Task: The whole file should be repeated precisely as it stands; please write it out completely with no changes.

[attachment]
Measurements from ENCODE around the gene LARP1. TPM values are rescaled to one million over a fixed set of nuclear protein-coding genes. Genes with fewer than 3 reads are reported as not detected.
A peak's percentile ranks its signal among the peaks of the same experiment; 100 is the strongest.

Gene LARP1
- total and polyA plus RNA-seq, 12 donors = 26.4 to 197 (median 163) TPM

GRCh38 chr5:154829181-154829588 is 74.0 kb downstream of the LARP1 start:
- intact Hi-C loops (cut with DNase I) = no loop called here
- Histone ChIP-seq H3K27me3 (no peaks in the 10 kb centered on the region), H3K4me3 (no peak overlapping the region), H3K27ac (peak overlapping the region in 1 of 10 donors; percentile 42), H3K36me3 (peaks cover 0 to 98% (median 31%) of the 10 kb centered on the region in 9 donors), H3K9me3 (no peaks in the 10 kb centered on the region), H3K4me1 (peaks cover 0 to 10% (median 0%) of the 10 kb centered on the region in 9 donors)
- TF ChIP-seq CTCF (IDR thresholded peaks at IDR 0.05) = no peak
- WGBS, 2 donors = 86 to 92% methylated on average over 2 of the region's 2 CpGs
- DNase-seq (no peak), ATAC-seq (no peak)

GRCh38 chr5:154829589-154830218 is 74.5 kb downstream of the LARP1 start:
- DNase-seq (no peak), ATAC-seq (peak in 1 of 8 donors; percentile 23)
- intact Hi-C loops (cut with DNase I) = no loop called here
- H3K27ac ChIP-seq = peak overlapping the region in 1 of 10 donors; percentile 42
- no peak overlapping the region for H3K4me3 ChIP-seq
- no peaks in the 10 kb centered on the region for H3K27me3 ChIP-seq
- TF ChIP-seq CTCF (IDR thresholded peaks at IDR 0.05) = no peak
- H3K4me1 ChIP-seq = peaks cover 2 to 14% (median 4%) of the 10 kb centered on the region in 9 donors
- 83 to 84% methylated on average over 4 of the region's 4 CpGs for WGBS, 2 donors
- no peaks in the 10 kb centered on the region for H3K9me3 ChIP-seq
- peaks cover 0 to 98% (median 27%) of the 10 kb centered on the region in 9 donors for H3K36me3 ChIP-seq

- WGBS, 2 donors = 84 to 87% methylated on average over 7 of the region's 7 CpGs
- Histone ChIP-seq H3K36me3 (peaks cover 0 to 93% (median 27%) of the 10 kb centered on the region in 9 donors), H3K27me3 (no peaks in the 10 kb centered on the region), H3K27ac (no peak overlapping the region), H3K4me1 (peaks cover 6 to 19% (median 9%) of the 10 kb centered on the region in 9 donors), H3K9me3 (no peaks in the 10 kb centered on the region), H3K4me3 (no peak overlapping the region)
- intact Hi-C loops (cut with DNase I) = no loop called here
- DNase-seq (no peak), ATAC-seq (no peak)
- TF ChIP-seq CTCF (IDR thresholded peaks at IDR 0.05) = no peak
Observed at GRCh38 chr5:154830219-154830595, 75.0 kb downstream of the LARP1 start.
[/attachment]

Measurements from ENCODE around the gene LARP1. TPM values are rescaled to one million over a fixed set of nuclear protein-coding genes. Genes with fewer than 3 reads are reported as not detected.
A peak's percentile ranks its signal among the peaks of the same experiment; 100 is the strongest.

Gene LARP1
- total and polyA plus RNA-seq, 12 donors = 26.4 to 197 (median 163) TPM

GRCh38 chr5:154829181-154829588 is 74.0 kb downstream of the LARP1 start:
- intact Hi-C loops (cut with DNase I) = no loop called here
- Histone ChIP-seq H3K27me3 (no peaks in the 10 kb centered on the region), H3K4me3 (no peak overlapping the region), H3K27ac (peak overlapping the region in 1 of 10 donors; percentile 42), H3K36me3 (peaks cover 0 to 98% (median 31%) of the 10 kb centered on the region in 9 donors), H3K9me3 (no peaks in the 10 kb centered on the region), H3K4me1 (peaks cover 0 to 10% (median 0%) of the 10 kb centered on the region in 9 donors)
- TF ChIP-seq CTCF (IDR thresholded peaks at IDR 0.05) = no peak
- WGBS, 2 donors = 86 to 92% methylated on average over 2 of the region's 2 CpGs
- DNase-seq (no peak), ATAC-seq (no peak)

GRCh38 chr5:154829589-154830218 is 74.5 kb downstream of the LARP1 start:
- DNase-seq (no peak), ATAC-seq (peak in 1 of 8 donors; percentile 23)
- intact Hi-C loops (cut with DNase I) = no loop called here
- H3K27ac ChIP-seq = peak overlapping the region in 1 of 10 donors; percentile 42
- no peak overlapping the region for H3K4me3 ChIP-seq
- no peaks in the 10 kb centered on the region for H3K27me3 ChIP-seq
- TF ChIP-seq CTCF (IDR thresholded peaks at IDR 0.05) = no peak
- H3K4me1 ChIP-seq = peaks cover 2 to 14% (median 4%) of the 10 kb centered on the region in 9 donors
- 83 to 84% methylated on average over 4 of the region's 4 CpGs for WGBS, 2 donors
- no peaks in the 10 kb centered on the region for H3K9me3 ChIP-seq
- peaks cover 0 to 98% (median 27%) of the 10 kb centered on the region in 9 donors for H3K36me3 ChIP-seq

- WGBS, 2 donors = 84 to 87% methylated on average over 7 of the region's 7 CpGs
- Histone ChIP-seq H3K36me3 (peaks cover 0 to 93% (median 27%) of the 10 kb centered on the region in 9 donors), H3K27me3 (no peaks in the 10 kb centered on the region), H3K27ac (no peak overlapping the region), H3K4me1 (peaks cover 6 to 19% (median 9%) of the 10 kb centered on the region in 9 donors), H3K9me3 (no peaks in the 10 kb centered on the region), H3K4me3 (no peak overlapping the region)
- intact Hi-C loops (cut with DNase I) = no loop called here
- DNase-seq (no peak), ATAC-seq (no peak)
- TF ChIP-seq CTCF (IDR thresholded peaks at IDR 0.05) = no peak
Observed at GRCh38 chr5:154830219-154830595, 75.0 kb downstream of the LARP1 start.